Can misfolded proteins be beneficial? The HAMLET case.

Jenny Pettersson, Sonja Aits, Lotta Gustafsson, Anki Mossberg, Petter Storm, Maria Trulsson, Filip Persson, K Hun Mok, Catharina Svanborg

Research output: Contribution to journalReview articlepeer-review

33 Citations (SciVal)

Abstract

By changing the three-dimensional structure, a protein can attain new functions, distinct from those of the native protein. Amyloid-forming proteins are one example, in which conformational change may lead to fibril formation and, in many cases, neurodegenerative disease. We have proposed that partial unfolding provides a mechanism to generate new and useful functional variants from a given polypeptide chain. Here we present HAMLET (Human Alpha-lactalbumin Made LEthal to Tumor cells) as an example where partial unfolding and the incorporation of cofactor create a complex with new, beneficial properties. Native alpha-lactalbumin functions as a substrate specifier in lactose synthesis, but when partially unfolded the protein binds oleic acid and forms the tumoricidal HAMLET complex. When the properties of HAMLET were first described they were surprising, as protein folding intermediates and especially amyloid-forming protein intermediates had been regarded as toxic conformations, but since then structural studies have supported functional diversity arising from a change in fold. The properties of HAMLET suggest a mechanism of structure-function variation, which might help the limited number of human protein genes to generate sufficient structural diversity to meet the diverse functional demands of complex organisms.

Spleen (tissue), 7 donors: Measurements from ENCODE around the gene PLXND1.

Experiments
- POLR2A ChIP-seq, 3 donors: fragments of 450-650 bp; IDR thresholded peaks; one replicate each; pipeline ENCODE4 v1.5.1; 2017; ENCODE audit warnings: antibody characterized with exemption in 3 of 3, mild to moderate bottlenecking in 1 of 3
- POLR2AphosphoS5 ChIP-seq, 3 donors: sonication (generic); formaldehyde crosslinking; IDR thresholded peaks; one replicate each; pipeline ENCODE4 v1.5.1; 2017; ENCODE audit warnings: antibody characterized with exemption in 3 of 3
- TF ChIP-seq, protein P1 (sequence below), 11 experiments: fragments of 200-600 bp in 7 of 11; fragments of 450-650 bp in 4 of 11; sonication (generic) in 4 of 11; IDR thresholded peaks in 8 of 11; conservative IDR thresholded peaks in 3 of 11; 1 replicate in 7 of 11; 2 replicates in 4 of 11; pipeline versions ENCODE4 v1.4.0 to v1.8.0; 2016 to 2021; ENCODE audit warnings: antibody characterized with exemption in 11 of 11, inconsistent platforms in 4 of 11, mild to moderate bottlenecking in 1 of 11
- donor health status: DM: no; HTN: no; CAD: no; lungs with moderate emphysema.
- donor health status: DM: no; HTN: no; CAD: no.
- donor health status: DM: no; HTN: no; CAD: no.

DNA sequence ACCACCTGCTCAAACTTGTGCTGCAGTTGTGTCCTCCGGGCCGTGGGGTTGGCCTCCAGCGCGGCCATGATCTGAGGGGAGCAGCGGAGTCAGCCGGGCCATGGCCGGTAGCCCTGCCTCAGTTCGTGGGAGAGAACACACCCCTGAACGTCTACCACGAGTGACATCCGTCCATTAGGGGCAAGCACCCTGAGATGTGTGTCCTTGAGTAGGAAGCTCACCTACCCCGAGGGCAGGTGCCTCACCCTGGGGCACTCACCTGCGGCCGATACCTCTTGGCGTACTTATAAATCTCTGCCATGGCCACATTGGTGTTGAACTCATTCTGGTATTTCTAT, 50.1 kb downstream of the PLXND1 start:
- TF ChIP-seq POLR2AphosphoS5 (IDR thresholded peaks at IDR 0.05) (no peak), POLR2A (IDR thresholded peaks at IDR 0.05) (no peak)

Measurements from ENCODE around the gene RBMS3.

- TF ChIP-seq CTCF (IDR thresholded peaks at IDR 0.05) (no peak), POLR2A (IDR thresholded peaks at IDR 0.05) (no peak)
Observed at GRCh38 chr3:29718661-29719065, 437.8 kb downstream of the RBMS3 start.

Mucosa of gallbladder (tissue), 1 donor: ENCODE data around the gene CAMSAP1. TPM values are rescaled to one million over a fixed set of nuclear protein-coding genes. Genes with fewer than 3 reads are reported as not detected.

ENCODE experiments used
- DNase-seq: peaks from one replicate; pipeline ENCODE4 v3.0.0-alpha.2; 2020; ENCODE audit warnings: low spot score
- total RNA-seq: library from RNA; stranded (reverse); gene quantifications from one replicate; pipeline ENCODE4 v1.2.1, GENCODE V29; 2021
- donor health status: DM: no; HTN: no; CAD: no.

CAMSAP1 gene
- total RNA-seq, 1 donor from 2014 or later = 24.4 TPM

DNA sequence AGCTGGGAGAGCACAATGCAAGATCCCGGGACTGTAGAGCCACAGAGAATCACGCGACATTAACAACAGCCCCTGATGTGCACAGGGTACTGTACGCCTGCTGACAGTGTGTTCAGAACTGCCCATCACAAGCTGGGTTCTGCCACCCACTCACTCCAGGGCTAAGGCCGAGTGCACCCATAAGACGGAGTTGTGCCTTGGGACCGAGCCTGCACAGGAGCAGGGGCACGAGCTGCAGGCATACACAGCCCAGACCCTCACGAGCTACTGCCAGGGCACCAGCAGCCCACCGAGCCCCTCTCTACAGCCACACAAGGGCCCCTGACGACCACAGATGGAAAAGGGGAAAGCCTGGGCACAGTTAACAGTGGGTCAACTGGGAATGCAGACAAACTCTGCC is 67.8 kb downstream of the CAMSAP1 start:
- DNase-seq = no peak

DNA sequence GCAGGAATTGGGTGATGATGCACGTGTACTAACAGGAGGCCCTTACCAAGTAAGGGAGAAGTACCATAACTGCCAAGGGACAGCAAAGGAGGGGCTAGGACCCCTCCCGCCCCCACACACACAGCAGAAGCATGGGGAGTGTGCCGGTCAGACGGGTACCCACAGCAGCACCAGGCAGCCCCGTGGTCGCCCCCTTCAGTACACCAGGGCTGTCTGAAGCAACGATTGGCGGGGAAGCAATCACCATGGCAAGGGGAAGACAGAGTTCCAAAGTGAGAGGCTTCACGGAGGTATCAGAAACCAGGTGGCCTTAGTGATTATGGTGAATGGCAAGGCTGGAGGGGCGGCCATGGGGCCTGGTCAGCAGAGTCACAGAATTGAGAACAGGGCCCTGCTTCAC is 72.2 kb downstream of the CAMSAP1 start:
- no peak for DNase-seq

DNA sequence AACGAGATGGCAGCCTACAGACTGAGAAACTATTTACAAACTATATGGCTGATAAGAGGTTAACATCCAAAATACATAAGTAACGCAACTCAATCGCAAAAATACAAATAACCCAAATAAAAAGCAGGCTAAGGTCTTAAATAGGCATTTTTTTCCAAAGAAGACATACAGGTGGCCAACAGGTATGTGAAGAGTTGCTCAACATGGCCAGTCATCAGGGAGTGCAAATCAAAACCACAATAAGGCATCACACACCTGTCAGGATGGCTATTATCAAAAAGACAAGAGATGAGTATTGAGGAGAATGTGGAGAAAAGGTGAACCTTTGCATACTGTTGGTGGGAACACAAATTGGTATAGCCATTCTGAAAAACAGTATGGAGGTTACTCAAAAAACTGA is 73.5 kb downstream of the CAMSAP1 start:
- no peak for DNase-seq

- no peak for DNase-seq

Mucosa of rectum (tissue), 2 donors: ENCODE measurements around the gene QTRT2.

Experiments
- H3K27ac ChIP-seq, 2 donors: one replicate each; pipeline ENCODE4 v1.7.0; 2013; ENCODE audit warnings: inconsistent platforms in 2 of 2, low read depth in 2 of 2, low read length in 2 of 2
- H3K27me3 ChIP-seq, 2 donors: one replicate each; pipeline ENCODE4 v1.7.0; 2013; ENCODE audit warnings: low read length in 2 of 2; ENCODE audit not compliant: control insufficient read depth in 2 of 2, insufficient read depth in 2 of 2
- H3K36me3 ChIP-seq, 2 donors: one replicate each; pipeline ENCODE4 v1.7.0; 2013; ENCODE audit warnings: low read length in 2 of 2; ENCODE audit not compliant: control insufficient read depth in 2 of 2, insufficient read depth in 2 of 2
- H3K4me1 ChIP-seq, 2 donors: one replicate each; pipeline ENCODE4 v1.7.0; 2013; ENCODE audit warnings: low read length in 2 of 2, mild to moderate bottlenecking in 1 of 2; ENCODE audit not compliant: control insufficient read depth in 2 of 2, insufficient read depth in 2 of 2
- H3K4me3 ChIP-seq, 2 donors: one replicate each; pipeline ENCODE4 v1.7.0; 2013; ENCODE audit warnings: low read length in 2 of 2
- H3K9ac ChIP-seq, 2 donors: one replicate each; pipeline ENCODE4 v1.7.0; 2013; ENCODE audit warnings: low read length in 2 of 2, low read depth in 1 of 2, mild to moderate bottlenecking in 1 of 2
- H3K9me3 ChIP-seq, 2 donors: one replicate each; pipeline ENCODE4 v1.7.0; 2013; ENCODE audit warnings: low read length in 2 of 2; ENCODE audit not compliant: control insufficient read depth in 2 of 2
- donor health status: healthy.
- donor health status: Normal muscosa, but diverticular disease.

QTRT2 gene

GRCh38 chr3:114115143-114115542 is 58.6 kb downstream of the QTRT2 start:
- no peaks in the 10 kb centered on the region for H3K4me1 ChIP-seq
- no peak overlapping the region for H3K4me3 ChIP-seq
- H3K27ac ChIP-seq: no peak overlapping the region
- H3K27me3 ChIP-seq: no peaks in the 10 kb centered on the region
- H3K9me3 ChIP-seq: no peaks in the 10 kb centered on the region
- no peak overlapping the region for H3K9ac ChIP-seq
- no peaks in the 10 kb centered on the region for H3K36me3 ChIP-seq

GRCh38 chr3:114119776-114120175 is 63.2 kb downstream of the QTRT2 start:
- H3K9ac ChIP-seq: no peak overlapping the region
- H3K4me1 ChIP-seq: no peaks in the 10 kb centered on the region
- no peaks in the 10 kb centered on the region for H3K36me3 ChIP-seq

Original languageEnglish
Pages (from-to)162-176
JournalAnnals of Medicine
Volume41
DOIs
Publication statusPublished - 2009

Subject classification (UKÄ)

  • Medical and Health Sciences

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